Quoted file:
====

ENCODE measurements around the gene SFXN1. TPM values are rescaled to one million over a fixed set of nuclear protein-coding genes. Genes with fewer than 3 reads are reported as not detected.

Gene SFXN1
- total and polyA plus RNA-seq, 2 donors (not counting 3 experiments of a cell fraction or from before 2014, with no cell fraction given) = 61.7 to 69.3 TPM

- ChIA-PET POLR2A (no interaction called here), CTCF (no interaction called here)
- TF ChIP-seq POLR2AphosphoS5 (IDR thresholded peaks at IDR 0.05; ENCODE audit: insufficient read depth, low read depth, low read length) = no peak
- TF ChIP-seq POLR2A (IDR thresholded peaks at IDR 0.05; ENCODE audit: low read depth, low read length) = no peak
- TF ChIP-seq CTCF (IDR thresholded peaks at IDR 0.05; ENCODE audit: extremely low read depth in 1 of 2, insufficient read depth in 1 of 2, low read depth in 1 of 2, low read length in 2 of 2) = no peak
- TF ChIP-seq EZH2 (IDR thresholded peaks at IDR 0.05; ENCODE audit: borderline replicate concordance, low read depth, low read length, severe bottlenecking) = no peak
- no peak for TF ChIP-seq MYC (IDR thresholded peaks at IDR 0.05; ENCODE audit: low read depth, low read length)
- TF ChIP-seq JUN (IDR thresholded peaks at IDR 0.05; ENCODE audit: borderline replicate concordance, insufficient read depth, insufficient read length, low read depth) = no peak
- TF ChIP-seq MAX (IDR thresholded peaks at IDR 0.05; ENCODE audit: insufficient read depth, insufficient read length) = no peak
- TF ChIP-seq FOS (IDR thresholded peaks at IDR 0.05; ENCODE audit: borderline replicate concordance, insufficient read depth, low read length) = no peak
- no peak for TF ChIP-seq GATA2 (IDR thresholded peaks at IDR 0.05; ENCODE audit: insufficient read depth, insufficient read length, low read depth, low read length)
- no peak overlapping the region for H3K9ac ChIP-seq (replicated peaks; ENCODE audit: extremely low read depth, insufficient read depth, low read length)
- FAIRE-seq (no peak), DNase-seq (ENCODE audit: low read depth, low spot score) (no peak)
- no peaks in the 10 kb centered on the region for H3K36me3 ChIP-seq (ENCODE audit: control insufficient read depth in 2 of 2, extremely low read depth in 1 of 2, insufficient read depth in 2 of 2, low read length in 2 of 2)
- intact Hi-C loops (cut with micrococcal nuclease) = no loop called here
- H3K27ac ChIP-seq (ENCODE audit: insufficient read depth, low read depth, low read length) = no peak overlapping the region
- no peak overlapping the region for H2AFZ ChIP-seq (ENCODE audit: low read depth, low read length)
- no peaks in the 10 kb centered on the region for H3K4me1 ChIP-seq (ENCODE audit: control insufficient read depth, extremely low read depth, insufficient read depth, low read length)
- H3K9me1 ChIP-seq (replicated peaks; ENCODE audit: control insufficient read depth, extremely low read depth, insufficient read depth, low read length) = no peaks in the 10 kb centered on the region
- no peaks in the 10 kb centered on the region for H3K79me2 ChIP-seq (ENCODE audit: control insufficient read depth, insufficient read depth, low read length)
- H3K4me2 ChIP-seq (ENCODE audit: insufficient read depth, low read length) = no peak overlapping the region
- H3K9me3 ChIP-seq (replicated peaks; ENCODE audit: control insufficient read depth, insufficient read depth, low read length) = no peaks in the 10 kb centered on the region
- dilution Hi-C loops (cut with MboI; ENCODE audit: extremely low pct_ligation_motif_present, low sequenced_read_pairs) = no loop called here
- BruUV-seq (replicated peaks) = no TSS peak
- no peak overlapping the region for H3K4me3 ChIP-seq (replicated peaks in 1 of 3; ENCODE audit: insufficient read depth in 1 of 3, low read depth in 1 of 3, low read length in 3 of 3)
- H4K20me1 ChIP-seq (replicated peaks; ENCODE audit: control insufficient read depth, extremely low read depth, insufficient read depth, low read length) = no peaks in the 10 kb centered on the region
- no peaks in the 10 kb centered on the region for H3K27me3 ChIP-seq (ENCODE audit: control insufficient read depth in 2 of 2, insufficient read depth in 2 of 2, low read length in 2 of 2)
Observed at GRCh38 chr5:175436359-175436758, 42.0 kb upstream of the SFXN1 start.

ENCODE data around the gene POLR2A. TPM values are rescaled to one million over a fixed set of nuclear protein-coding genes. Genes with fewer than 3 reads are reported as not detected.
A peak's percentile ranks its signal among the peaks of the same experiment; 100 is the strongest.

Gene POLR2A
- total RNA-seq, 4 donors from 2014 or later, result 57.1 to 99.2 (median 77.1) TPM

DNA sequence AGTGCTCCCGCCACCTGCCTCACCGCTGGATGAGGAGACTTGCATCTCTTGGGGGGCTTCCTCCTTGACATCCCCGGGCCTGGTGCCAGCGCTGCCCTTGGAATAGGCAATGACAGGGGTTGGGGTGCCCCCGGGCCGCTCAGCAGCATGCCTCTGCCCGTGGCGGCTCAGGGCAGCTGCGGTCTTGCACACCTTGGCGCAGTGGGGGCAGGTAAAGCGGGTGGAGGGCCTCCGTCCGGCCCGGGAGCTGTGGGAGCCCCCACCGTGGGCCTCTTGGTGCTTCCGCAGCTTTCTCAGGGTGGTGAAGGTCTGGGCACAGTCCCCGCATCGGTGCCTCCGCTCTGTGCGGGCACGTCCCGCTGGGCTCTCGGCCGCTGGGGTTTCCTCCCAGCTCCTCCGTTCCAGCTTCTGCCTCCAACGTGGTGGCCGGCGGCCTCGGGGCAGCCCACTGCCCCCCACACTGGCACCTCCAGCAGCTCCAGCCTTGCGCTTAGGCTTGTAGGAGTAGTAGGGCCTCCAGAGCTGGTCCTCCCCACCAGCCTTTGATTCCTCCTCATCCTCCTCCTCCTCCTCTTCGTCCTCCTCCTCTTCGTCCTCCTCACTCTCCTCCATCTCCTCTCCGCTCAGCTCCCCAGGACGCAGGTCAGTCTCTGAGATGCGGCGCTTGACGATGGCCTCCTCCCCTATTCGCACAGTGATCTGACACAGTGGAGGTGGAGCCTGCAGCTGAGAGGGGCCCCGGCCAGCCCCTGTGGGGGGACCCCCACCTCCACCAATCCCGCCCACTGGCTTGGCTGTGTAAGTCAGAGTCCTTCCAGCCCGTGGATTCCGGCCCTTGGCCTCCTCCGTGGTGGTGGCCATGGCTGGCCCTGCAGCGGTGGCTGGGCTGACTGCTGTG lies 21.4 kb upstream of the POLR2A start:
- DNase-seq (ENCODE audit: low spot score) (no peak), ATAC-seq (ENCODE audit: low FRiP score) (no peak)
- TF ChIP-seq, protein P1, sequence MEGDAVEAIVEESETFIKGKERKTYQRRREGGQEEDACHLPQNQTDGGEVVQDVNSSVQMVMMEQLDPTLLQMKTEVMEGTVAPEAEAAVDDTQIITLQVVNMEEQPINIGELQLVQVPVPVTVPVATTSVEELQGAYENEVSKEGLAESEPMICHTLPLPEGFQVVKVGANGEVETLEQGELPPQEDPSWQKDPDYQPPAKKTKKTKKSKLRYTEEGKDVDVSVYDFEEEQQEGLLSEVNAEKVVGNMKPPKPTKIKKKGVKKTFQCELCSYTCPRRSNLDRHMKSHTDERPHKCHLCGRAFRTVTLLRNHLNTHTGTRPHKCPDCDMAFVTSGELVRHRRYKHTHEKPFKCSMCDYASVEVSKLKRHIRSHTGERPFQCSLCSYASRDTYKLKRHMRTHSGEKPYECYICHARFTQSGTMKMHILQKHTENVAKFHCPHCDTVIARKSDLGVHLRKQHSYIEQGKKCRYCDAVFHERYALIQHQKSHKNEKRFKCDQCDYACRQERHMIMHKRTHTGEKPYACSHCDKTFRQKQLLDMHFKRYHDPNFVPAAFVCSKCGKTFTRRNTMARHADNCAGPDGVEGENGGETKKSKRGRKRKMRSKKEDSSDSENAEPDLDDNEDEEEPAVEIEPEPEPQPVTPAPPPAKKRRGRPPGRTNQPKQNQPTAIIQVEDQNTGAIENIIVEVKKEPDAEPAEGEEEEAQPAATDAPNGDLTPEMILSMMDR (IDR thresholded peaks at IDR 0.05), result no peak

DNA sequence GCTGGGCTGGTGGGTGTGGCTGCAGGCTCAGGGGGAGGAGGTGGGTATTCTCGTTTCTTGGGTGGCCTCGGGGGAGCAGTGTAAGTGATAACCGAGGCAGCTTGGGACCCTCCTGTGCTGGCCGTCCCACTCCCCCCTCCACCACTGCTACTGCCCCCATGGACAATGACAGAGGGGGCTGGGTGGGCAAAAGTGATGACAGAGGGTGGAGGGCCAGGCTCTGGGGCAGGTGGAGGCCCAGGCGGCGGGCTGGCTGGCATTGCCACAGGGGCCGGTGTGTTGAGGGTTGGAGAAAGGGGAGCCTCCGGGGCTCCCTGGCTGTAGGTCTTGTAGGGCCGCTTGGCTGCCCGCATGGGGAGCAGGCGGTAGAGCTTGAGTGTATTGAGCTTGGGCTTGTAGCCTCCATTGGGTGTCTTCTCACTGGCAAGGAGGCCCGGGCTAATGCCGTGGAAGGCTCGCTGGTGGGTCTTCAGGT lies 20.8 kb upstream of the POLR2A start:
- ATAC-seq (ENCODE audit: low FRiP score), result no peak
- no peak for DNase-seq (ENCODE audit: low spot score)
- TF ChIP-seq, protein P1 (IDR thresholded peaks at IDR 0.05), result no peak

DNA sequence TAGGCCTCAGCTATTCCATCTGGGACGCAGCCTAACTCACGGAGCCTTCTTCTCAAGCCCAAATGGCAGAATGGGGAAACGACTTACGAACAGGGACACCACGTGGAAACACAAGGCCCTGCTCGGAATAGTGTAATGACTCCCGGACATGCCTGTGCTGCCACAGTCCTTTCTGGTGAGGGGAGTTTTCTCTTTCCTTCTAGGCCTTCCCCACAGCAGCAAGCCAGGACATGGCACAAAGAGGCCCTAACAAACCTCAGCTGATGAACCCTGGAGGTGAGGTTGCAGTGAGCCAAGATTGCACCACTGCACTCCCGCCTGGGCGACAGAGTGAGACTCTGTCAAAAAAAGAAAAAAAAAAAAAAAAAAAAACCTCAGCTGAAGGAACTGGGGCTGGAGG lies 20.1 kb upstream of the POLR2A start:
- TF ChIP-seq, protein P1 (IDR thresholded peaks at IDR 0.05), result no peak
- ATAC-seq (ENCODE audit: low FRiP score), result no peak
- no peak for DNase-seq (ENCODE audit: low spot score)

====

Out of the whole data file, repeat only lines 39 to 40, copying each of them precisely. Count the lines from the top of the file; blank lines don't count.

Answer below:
- ATAC-seq (ENCODE audit: low FRiP score), result no peak
- no peak for DNase-seq (ENCODE audit: low spot score)